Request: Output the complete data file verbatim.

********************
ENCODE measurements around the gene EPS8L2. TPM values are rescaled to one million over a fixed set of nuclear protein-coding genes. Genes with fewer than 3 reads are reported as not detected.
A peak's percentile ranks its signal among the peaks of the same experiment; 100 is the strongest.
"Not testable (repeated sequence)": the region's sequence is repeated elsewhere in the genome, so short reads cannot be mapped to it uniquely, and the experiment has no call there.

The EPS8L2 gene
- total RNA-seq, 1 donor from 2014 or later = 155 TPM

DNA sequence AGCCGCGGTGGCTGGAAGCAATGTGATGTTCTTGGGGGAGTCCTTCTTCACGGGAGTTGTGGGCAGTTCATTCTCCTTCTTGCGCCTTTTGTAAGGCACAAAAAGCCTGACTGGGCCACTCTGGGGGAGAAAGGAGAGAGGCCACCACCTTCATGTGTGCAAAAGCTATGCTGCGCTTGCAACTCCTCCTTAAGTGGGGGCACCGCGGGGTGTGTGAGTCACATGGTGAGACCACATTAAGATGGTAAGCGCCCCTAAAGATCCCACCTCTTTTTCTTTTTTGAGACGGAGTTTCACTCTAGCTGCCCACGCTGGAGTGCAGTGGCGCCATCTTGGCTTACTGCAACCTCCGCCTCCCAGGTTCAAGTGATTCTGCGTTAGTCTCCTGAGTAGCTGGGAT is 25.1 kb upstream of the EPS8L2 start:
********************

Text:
ENCODE measurements around the gene EPS8L2. TPM values are rescaled to one million over a fixed set of nuclear protein-coding genes. Genes with fewer than 3 reads are reported as not detected.
A peak's percentile ranks its signal among the peaks of the same experiment; 100 is the strongest.
"Not testable (repeated sequence)": the region's sequence is repeated elsewhere in the genome, so short reads cannot be mapped to it uniquely, and the experiment has no call there.

The EPS8L2 gene
- total RNA-seq, 1 donor from 2014 or later = 155 TPM

DNA sequence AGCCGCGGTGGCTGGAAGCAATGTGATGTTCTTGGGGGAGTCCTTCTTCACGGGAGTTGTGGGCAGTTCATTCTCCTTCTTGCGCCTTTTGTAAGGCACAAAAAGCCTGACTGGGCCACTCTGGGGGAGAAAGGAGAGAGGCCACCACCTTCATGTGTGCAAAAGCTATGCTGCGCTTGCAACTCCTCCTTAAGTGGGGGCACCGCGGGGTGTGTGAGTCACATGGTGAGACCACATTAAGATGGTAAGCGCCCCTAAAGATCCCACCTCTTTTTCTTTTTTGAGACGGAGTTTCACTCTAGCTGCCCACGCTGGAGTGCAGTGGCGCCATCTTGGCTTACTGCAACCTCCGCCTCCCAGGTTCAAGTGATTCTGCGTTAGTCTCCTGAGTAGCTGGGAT is 25.1 kb upstream of the EPS8L2 start: